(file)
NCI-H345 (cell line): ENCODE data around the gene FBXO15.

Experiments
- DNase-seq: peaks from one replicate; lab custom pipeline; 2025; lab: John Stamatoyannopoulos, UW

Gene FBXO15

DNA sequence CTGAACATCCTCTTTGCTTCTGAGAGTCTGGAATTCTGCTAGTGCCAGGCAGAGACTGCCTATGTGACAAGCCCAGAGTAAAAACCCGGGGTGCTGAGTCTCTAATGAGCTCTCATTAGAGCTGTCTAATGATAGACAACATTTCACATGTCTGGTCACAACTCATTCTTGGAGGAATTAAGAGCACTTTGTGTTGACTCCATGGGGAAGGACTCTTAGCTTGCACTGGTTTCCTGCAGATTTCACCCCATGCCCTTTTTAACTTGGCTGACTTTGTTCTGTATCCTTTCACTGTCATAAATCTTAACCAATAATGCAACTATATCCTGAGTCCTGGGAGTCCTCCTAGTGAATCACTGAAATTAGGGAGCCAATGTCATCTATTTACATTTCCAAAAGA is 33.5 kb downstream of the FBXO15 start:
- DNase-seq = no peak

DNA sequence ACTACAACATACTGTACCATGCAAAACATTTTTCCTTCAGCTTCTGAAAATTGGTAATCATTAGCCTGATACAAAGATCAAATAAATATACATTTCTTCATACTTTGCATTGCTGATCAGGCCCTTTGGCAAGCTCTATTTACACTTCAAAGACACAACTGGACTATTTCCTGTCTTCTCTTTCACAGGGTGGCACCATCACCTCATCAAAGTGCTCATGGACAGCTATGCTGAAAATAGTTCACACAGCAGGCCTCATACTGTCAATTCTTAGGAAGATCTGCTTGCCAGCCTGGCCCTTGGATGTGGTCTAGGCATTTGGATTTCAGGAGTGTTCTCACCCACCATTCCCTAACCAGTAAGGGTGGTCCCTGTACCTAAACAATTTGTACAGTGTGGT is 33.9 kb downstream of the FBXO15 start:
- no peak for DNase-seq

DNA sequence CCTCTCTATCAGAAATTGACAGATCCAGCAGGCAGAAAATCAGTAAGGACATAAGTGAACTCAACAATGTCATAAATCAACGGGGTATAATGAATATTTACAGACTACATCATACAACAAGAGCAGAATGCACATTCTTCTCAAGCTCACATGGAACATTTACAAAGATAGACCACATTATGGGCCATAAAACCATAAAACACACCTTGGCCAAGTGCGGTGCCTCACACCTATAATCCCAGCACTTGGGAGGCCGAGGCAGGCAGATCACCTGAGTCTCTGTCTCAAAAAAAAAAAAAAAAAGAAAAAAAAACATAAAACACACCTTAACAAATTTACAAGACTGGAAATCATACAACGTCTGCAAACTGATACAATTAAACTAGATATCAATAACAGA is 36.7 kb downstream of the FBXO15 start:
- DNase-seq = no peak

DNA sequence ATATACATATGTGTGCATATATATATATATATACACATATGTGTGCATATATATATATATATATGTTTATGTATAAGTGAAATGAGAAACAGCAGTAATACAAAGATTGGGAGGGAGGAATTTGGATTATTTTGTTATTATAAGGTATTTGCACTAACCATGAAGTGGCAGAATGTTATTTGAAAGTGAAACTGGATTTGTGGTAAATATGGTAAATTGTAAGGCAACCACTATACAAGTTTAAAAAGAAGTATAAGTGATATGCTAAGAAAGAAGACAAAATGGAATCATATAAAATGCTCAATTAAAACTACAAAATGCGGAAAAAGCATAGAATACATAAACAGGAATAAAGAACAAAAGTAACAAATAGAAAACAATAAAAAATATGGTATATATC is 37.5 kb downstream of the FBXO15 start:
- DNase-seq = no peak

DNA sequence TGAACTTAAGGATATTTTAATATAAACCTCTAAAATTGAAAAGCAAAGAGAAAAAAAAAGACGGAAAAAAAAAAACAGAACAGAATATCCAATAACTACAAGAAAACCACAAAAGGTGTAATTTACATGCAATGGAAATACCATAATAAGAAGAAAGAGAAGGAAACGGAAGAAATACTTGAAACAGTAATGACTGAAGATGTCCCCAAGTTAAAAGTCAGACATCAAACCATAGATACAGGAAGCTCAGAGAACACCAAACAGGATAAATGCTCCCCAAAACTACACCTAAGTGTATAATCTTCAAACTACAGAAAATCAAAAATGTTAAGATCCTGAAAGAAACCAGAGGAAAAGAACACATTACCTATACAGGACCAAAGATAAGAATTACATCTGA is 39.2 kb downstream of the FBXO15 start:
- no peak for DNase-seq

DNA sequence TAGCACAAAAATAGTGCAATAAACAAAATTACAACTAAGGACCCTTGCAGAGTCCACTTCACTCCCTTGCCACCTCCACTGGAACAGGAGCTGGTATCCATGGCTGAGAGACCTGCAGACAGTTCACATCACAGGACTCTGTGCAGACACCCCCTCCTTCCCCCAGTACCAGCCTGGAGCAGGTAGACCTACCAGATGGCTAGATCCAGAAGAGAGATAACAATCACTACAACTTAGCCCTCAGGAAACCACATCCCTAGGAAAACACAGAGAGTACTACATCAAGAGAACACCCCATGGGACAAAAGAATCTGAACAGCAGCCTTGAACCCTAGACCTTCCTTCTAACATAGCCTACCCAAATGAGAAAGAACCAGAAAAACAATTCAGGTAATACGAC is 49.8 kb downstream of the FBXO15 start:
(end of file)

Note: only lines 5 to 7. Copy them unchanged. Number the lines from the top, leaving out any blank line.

DNA sequence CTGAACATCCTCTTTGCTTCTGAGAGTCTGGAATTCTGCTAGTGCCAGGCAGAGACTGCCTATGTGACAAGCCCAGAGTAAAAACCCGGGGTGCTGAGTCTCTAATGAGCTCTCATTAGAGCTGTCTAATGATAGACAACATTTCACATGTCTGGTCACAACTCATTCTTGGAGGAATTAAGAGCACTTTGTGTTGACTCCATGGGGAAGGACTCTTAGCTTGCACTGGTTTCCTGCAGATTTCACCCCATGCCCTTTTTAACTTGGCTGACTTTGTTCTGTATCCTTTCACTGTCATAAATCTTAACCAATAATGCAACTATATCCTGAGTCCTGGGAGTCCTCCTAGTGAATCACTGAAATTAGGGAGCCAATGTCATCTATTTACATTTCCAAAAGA is 33.5 kb downstream of the FBXO15 start:
- DNase-seq = no peak

DNA sequence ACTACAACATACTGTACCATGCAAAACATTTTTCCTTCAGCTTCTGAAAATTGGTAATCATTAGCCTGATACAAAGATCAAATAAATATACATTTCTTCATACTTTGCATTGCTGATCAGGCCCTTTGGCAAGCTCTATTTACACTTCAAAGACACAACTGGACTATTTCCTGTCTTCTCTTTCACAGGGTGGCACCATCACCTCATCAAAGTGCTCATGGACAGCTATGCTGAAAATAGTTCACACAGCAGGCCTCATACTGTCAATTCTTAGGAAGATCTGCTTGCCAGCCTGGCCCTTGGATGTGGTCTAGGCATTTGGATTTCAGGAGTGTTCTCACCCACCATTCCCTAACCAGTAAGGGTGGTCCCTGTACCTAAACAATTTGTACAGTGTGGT is 33.9 kb downstream of the FBXO15 start: